WEB DESK: In no other country the abortive coup in Turkey has been watched with as much interest and discussed so assiduously as in Pakistan. The reason of course is a common experience of repeated military interventions in politics.
While in Turkey the military has staged four successful coups since 1960, we have seen, starting in 1958, three army takeovers and a fourth transfer of power from one general, self-styled Field Marshal Ayub Khan, to another army chief, General Yahya Khan. Even now the danger of an extra-constitutional intervention is openly discussed, which explains the level of interest generated by last week’s events in Turkey and Prime Minister Nawaz Sharif issuing a statement to “strongly condemn” the attempt “to undermine democracy” in Turkey. “We deeply admire the resolve of the brave and resilient Turkish people, who stood up against the forces of darkness and anarchy to express support and commitment to democracy,” he said.
There are obvious reasons why the attempt in Turkey failed. The first and most important reason surely is that the people came out to defend their democratically elected government. And all major opposition parties expressed solidarity with the government. Second, even though a large number of soldiers participated in the coup attempt they did not have the backing of top military leadership.
The commander of the armed forces, Chief of the General Staff General Hulusi Akar, nor the chiefs of the army and the navy had any role in it. In fact while General Akar was being held by the coup plotters the head of the Western Army in Istanbul took over control to suppress the rebellion. In such a large military as Turkey’s – the country boasts the second largest military force in Nato-coups unless plotted by the top leadership are doomed to failure. We have seen some attempts by mid level officers fail in Pakistan, too.
In the present instance, however, President Recep Tayyip Erdogan has pointed the finger at a former supporter Fethullah Gulen, a religious-political figure living in exile in the US, demanding his extradition. Gulen of course has denied he had anything to do with the putsch while Washington wants to see evidence of his linkage. Considering that the Turkish military sees itself as a protector of the country’s Kemalist secular tradition, it is hard to believe that the putschists acted at the behest of an Islamist like Gulen.
More likely, growing resentment against the Justice and Development Party leader and president Erdogan’s thrust towards Islamisation and use of heavy-handed tactics against liberal elements stirred up the unsavoury event. His crackdown on civil society protesters, arrest of several journalists and suppressive measures against independent press and media houses as well as social media had been creating a lot of political tension.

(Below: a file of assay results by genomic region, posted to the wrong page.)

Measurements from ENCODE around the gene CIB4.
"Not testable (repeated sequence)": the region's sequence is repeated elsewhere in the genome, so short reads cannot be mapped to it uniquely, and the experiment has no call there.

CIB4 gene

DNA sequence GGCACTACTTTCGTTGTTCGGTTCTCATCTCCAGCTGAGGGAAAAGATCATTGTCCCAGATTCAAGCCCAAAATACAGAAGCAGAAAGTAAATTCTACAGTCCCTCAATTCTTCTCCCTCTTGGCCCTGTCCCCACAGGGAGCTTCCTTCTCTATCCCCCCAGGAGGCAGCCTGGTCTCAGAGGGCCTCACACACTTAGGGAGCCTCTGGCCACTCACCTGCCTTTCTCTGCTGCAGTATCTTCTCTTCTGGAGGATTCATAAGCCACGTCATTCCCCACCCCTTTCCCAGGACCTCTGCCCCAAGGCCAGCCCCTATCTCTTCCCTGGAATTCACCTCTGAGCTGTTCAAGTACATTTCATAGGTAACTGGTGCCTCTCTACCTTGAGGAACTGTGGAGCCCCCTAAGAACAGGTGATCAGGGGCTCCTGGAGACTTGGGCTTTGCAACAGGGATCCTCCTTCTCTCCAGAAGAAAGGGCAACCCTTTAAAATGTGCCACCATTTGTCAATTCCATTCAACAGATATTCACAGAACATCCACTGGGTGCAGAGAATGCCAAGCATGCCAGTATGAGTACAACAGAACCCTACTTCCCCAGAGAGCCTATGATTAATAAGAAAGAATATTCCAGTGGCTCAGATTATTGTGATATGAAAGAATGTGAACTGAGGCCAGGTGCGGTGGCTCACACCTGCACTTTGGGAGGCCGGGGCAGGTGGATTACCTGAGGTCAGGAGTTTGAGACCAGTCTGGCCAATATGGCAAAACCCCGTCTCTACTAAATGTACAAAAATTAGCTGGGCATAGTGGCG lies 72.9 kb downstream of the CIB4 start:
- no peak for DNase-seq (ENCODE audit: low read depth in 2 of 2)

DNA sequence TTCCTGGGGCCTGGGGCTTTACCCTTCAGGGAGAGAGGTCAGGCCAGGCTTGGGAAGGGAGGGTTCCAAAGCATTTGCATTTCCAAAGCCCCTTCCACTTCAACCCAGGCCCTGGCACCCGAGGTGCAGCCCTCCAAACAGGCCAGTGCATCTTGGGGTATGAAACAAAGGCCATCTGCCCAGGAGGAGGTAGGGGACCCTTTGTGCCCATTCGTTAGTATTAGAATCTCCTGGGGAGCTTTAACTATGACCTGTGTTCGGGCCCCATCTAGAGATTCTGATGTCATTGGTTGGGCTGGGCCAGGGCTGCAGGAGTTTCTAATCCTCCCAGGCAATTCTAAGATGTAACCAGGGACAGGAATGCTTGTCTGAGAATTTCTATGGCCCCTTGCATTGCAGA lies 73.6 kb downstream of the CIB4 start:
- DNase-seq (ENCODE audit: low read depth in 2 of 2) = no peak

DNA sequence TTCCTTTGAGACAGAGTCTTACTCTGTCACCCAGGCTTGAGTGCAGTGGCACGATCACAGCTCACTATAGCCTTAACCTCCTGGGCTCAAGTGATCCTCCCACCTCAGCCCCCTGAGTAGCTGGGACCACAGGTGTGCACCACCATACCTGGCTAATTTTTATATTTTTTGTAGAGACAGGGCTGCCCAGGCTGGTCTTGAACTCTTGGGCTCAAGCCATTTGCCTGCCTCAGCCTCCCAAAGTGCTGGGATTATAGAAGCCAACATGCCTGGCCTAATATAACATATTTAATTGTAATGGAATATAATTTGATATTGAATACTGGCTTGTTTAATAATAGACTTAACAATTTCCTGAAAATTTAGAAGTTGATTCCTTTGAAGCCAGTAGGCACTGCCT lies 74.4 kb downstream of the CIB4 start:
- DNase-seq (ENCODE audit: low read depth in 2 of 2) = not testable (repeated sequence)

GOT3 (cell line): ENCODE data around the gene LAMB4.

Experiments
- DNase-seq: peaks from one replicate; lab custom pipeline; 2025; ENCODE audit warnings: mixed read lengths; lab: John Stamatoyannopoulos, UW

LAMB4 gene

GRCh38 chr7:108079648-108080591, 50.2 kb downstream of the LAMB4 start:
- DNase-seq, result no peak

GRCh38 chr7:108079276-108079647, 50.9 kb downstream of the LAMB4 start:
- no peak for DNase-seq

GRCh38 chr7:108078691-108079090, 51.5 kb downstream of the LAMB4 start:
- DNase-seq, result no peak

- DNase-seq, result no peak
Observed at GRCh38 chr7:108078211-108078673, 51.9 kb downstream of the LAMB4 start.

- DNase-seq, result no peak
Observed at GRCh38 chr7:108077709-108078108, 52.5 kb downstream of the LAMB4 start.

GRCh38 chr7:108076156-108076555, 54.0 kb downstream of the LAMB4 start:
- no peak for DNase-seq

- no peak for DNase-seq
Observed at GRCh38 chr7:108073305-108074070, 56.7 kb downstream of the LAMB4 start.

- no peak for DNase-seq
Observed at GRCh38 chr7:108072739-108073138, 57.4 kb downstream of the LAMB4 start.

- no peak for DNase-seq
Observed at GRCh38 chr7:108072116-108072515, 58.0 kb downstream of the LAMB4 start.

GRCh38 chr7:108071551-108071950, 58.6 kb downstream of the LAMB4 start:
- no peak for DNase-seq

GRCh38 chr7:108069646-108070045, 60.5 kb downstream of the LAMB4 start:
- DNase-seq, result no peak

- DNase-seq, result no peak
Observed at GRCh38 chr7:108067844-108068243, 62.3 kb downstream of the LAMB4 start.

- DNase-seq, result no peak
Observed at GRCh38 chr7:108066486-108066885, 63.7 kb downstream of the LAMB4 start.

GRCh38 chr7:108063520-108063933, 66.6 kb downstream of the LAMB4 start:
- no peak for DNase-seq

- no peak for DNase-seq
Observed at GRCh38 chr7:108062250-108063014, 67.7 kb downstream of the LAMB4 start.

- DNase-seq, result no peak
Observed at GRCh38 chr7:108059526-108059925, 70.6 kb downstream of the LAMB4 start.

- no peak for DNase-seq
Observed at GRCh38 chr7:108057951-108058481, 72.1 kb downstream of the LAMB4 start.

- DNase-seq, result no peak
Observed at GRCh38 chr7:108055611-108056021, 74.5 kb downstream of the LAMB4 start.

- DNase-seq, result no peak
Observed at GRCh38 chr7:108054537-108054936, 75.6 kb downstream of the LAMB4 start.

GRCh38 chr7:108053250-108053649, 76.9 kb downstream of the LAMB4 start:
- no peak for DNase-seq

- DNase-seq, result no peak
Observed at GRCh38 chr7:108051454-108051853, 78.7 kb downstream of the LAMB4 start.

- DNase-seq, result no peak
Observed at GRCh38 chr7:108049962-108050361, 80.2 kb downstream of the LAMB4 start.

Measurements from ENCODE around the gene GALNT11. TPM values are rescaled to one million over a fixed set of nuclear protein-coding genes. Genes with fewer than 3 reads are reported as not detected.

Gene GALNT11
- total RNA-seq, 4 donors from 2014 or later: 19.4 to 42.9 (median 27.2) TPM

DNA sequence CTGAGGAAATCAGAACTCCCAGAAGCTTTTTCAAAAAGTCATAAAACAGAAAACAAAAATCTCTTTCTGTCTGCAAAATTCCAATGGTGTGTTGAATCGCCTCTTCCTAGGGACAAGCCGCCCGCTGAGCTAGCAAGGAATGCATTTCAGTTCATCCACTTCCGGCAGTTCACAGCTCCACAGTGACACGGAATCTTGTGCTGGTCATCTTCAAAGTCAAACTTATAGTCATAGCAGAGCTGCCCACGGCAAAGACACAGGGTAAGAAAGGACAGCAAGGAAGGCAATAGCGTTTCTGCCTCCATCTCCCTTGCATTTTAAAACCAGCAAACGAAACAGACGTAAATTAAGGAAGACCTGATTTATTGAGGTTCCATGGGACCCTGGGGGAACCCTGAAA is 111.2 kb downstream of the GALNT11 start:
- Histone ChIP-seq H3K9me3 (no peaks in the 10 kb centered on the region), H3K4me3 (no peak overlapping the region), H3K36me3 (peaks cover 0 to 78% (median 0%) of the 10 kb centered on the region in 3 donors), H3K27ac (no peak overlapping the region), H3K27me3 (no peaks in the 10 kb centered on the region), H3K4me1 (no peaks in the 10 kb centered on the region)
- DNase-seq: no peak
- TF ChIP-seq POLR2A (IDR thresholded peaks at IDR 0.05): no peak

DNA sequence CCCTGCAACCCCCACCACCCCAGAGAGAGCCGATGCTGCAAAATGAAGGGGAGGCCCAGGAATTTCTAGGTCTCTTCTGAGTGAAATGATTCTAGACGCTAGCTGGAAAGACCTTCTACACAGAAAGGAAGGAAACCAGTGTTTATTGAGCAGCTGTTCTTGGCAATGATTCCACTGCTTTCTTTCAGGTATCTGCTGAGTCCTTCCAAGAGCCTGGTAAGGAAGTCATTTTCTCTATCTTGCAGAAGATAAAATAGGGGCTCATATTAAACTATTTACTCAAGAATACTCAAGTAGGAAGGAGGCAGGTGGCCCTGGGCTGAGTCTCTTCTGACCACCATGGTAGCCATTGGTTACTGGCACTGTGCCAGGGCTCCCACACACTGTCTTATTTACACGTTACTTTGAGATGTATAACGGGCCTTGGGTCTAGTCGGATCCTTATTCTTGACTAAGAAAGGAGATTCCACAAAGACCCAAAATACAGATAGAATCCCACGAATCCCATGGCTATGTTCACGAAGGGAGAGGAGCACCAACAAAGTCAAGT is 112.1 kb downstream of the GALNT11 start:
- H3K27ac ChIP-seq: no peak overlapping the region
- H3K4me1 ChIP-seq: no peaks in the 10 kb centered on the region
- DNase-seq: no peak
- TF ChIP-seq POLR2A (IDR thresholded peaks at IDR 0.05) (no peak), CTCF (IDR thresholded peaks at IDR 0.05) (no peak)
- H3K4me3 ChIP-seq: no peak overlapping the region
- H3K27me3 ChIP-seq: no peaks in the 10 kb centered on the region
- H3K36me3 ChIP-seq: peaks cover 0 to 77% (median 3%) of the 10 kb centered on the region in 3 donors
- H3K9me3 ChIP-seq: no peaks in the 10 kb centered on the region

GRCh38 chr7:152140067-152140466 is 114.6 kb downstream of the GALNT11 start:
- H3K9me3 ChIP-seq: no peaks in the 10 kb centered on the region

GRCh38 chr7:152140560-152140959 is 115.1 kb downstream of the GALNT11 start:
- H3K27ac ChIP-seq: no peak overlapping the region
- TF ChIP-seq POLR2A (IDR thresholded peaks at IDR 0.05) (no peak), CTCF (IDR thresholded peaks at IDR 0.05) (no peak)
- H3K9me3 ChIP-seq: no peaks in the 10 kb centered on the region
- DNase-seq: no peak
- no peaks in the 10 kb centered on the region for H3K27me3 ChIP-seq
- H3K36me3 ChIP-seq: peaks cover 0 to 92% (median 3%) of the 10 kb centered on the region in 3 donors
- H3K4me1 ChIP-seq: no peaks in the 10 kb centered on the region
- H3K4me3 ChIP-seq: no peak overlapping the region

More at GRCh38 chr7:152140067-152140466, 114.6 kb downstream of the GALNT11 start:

President Erdogan, already working to change the constitution to concentrate power in his office, is now acting in a way that shows the authoritarian streak in him has gotten the better of him. Common sense suggested that he take the opposition parties, who stood by his side during the difficult time, into confidence bringing the society together to deal with the coup plotters. Individuals responsible for hatching the plot should have been arrested and tried for their action, sparing the soldiers who only follow the orders of their superiors.
Instead the President has resorted to large-scale arrests and dismissals of soldiers as well as civilians. As of Monday, 70 generals and admirals along with 3000 soldiers had been sacked along with 30 governors, 52 senior civil servants, over 2,700 members of the judiciary, and 8000 police officers and personnel. In a further move to suppress all dissent, more than 15000 people associated with education have been told to go home and licenses of 2,100 private schools teachers cancelled. Some 1,500 university deans have also been ordered to resign. Such display of overconfidence and arrogance, especially by a civilian government, is a recipe for trouble. The purges will further deepen divisions, damage Turkey’s nascent democratic project, and can lead to destructive consequences for the state and society.
Those in Pakistan comparing experiences of course are aware that what the Erdogan government is doing in Turkey is undoable in this country. But there surely is something our political class needs to learn from Turkey’s example. One wonders whether our PM gave some thought to the question as to why ordinary people stood up to express support and commitment to democracy.
They responded robustly to the call of their leader to take to the streets because they had a stake in the democratic system, which brought not only unprecedented overall economic growth but also distribution of its fruits among all sections of society, particularly those living in the underdeveloped parts of the country and neglected for long by previous governments.
Unfortunately, successive elected civilian leaders in Pakistan have kept dumping disappointment on the people who have been making huge sacrifices fighting against various military dictatorships in the hope that restoration of democracy will bring socio-economic betterment for them.
They have only seen the rulers get richer and richer at their expense. A lethal mix of incompetence, corruption and indifference to the needs of ordinary people as well as disinterest in strengthening democratic institutions has resulted in the much lamented ceding of civilian control of important matters to military. This democracy will remain weak and susceptible to interventions as long as the people do not think they have a stake in its defence.
Source: Business Recorder